Life involves many ups and downs, trials and tribulations, winds and waves. This is the normal Christian life: "We must go through many hardships to enter the kingdom of God" (Acts 14:22b, NIV). In God's economy, our hardships work for us, not against us. But this does not mean that the outcome is up for grabs; and for sure, it does not depend on our own strength.
Christ's victory: This is the perspective from which we must live and pray.
As intercessors, the one to whom we pray has already won the spiritual battle once and for all. Jesus is the victor! As long as we are on this earth, we will have a vital role to play—to help enforce the victory of Calvary. However, we do not have to worry about the final outcome, because it was already decided a long time ago when Jesus, nailed to the blood-soaked cross, declared, "It is finished!" (John 19:30b). Those three words resound across the universe and down the epochs of time. Jesus's death and subsequent miraculous resurrection secured and sealed the victory over the darkness of rebellion and sin forevermore.
Proclamations of Victory
This perspective keeps our prayers from falling to the ground before they strike their intended target. It makes many of our prayers sound more like proclamations than humble pleading. Like court heralds, we proclaim God's sovereign greatness and we announce good news. (Well, it is bad news to the demonic forces over whom Jesus has won the victory.)
Proclamations of God's victory are powerful, and that is why we find them throughout the Scriptures. Just like those who penned such proclamations, we must align our hearts with God's heart of victory, expressing our trust in His fatherly oversight even when the way ahead looks dark and foreboding.
The kingdom of God is speech-activated. As we store up His Word in our hearts, we have an abundance of truth to proclaim with our mouths. Even in the face of fear, we can speak from faith. We can proclaim, "Freedom!" in places where nobody knows the meaning of the word anymore. We can proclaim God's extravagant mercy from the rooftops, declaring His lordship over our cities and their people (see Matt. 10:27.)
Proclamations of Praise
Purposefully, the writers of Scripture frequently proclaim God's greatness. Putting aside their needs and requests, they simply praise Him for His own sake:
"I will proclaim the name of the Lord; how glorious is our God! He is the Rock; his deeds are perfect. Everything he does is just and fair. He is a faithful God who does no wrong; how just and upright he is!" (Deut. 32:3–4, NLT).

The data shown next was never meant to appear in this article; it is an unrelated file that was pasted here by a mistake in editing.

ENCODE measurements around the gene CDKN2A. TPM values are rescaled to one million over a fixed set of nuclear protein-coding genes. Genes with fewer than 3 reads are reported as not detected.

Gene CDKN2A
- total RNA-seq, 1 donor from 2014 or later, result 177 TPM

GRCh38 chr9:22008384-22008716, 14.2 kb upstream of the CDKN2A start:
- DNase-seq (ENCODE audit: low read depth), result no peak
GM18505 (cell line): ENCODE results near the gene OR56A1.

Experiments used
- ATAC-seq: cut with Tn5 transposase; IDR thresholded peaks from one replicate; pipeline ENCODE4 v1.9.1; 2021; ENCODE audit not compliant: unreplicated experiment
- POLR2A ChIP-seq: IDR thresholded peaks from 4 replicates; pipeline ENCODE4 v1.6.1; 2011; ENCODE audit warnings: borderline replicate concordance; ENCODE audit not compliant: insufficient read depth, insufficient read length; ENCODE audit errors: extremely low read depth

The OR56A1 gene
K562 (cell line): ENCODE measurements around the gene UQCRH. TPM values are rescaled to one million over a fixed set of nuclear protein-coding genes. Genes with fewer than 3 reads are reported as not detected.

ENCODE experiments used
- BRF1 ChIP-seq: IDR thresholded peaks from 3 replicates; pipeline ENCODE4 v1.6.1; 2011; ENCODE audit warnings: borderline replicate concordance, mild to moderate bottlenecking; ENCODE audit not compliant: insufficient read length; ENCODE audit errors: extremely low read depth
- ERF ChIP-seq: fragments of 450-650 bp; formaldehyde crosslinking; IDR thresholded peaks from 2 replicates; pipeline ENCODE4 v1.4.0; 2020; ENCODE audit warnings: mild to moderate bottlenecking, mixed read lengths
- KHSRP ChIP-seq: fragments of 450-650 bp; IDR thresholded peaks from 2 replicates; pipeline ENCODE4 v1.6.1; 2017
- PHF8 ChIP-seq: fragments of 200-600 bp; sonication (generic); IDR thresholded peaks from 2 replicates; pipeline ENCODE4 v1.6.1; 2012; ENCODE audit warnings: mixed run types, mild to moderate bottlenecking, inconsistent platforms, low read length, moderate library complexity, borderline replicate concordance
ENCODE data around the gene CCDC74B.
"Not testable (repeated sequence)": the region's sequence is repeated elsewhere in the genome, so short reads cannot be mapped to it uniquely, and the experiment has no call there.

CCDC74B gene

Praise is a sacrifice as well as a joyful sound, because it will cost you something. "With Jesus' help we will continually offer our sacrifice of praise to God by telling others of the glory of his name" (Heb. 13:15, TLB). The sacrifice of praise is worth it—always—because praise is a spiritual warfare weapon, a means of deliverance from the strongholds of darkness. "He who offers a sacrifice of thanksgiving honors Me; and to him who orders his way aright I shall show the salvation of God" (Ps. 50:23, NASB). Sometimes we simply need to praise our way out of the entrapment of the enemy by releasing the high praise of God from our hearts—out loud. (One of the reasons it is good to store up the Word of God in our hearts is so that our high praises have something to flow from.)
From a position of victory, we pray prayers of victory. We proclaim the all-sufficiency of our God, and we draw heaven's blessings down to earth, saying, "Your kingdom come. Your will be done On earth as it is in heaven" (Matt. 6:10, NKJV). We pray expecting God and His angels to break up the darkness with the brilliant light of His glory. "For God, who said, 'Let light shine out of darkness,' made his light shine in our hearts to give us the light of the knowledge of God's glory displayed in the face of Christ" (2 Cor. 4:6, NIV).
Do we see His glory every time? No. Often, we pray in the dark. But we keep on praying because He has furnished us with indomitable faith. "Arise, shine, for your light has come, and the glory of the Lord rises upon you. See, darkness covers the earth and thick darkness is over the peoples, but the Lord rises upon you and his glory appears over you" (Isa. 60:1–2).
Eventually, our prayers shift again. I can't tell you how this happens or how quickly it will occur. All I know is that there comes a time when you actually stop asking. This is because of an almost fierce and well-won peace that, even when the darkness still seems to prevail, makes you sure that your prayers have been heard and God's best answers are bound for their destination. You start to thank Him and praise Him for the provision that may not yet be visible, confident that in due time, it will become manifest.
At that point, all you can do is praise Him anew, and you do. Your prayers are striking the mark!
Edited excerpts from Strike the Mark, Â© 2019 by James W. Goll, published by Whitaker House. Used with permission.
James W. Goll is the president of God Encounters Ministries and has traveled around the world sharing the love of Jesus, imparting the power of intercession, prophetic ministry and life in the Spirit. He has recorded numerous classes with corresponding study guides and is the author of more than 40 books, including The Seer, The Discerner, Releasing Spiritual Gifts Today, Passionate Pursuit, The Lost Art of Intercession and The Lifestyle of a Prophet. James is the father of four wonderful children with a growing number of grandchildren and makes his home in Franklin, Tennessee. Visit whitakerhouse.com/strikethemark.
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